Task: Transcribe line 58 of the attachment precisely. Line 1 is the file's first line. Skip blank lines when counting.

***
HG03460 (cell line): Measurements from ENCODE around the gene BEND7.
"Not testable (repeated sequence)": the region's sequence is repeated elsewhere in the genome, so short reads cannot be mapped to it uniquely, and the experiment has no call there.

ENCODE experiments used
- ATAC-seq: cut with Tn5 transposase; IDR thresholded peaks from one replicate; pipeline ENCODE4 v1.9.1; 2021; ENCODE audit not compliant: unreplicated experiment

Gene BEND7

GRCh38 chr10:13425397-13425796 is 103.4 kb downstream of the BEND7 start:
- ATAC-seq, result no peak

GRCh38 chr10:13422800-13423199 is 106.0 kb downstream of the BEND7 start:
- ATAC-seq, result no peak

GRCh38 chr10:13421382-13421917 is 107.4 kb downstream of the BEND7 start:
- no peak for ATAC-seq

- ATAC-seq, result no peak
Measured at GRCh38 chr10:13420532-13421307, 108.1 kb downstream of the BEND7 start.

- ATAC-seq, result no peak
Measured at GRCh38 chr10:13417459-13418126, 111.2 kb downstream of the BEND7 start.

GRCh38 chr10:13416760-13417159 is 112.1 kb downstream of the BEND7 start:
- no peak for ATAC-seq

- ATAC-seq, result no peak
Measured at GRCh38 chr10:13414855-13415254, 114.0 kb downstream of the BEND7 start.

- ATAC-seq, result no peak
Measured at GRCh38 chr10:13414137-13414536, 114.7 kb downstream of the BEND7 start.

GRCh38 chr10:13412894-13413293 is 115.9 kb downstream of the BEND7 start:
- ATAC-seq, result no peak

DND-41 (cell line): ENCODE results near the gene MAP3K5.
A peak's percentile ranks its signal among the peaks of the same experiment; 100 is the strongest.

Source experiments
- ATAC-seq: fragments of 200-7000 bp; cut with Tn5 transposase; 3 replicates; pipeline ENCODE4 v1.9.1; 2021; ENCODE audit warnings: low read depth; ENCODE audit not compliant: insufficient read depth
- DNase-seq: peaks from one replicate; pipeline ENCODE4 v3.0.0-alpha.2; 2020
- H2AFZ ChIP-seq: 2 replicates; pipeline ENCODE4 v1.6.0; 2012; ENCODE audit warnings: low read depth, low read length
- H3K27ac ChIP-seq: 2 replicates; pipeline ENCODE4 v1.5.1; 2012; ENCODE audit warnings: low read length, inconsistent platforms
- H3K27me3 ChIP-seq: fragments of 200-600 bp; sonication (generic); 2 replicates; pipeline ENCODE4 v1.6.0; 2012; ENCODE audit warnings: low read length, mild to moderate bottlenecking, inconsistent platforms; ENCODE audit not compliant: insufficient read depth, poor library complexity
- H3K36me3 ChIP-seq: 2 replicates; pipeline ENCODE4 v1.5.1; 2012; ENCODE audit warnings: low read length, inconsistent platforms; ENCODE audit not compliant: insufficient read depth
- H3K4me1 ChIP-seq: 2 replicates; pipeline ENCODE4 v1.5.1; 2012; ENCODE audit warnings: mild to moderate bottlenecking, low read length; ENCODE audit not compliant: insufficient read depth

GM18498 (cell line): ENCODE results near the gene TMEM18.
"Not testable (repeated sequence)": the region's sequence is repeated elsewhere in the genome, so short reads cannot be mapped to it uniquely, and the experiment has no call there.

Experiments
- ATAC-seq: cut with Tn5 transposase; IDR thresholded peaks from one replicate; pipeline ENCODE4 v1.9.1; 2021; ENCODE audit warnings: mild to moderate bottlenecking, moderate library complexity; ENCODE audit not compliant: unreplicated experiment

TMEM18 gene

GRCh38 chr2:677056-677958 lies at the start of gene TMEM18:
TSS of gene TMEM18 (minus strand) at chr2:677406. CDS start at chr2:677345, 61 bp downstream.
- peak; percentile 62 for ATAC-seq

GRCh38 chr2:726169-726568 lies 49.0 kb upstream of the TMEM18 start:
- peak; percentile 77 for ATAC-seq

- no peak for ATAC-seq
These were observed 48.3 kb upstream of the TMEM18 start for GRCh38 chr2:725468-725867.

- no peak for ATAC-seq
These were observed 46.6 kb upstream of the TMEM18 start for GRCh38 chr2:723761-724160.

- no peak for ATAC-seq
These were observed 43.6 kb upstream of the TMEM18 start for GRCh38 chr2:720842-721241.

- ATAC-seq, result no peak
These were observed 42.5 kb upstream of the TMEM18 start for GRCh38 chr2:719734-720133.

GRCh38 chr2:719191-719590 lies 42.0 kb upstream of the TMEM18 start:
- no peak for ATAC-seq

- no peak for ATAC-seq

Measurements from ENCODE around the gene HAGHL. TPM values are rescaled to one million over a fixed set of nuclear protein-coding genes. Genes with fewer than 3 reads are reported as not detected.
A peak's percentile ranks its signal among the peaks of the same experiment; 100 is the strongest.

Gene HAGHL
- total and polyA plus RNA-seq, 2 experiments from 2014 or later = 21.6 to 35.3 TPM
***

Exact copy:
- total and polyA plus RNA-seq, 2 experiments from 2014 or later = 21.6 to 35.3 TPM